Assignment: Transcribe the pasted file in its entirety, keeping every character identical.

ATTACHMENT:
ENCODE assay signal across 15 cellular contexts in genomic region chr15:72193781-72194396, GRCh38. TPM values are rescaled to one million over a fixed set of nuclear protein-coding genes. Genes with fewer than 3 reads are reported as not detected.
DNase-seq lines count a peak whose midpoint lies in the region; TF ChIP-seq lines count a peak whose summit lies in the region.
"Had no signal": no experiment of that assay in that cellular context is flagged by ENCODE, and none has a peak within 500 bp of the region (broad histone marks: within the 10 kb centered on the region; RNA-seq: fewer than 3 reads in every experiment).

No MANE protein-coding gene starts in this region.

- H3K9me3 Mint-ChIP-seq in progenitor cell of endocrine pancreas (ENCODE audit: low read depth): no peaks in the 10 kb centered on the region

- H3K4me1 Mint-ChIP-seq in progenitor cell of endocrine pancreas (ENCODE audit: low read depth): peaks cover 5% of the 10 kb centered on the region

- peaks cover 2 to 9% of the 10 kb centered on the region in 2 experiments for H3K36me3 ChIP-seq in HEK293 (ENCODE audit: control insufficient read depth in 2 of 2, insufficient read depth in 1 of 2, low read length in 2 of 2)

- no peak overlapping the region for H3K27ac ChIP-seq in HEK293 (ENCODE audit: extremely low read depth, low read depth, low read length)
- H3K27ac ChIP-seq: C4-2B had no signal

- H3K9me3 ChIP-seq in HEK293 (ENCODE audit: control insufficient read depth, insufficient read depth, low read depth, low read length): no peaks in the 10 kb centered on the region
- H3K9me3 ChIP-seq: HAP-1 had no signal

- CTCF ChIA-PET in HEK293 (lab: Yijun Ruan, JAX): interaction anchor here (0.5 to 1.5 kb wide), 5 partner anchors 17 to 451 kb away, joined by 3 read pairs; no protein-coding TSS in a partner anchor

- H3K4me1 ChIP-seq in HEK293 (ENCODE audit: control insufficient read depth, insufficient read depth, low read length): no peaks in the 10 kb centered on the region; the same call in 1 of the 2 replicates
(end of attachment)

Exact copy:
ENCODE assay signal across 15 cellular contexts in genomic region chr15:72193781-72194396, GRCh38. TPM values are rescaled to one million over a fixed set of nuclear protein-coding genes. Genes with fewer than 3 reads are reported as not detected.
DNase-seq lines count a peak whose midpoint lies in the region; TF ChIP-seq lines count a peak whose summit lies in the region.
"Had no signal": no experiment of that assay in that cellular context is flagged by ENCODE, and none has a peak within 500 bp of the region (broad histone marks: within the 10 kb centered on the region; RNA-seq: fewer than 3 reads in every experiment).

No MANE protein-coding gene starts in this region.

- H3K9me3 Mint-ChIP-seq in progenitor cell of endocrine pancreas (ENCODE audit: low read depth): no peaks in the 10 kb centered on the region

- H3K4me1 Mint-ChIP-seq in progenitor cell of endocrine pancreas (ENCODE audit: low read depth): peaks cover 5% of the 10 kb centered on the region

- peaks cover 2 to 9% of the 10 kb centered on the region in 2 experiments for H3K36me3 ChIP-seq in HEK293 (ENCODE audit: control insufficient read depth in 2 of 2, insufficient read depth in 1 of 2, low read length in 2 of 2)

- no peak overlapping the region for H3K27ac ChIP-seq in HEK293 (ENCODE audit: extremely low read depth, low read depth, low read length)
- H3K27ac ChIP-seq: C4-2B had no signal

- H3K9me3 ChIP-seq in HEK293 (ENCODE audit: control insufficient read depth, insufficient read depth, low read depth, low read length): no peaks in the 10 kb centered on the region
- H3K9me3 ChIP-seq: HAP-1 had no signal

- CTCF ChIA-PET in HEK293 (lab: Yijun Ruan, JAX): interaction anchor here (0.5 to 1.5 kb wide), 5 partner anchors 17 to 451 kb away, joined by 3 read pairs; no protein-coding TSS in a partner anchor

- H3K4me1 ChIP-seq in HEK293 (ENCODE audit: control insufficient read depth, insufficient read depth, low read length): no peaks in the 10 kb centered on the region; the same call in 1 of the 2 replicates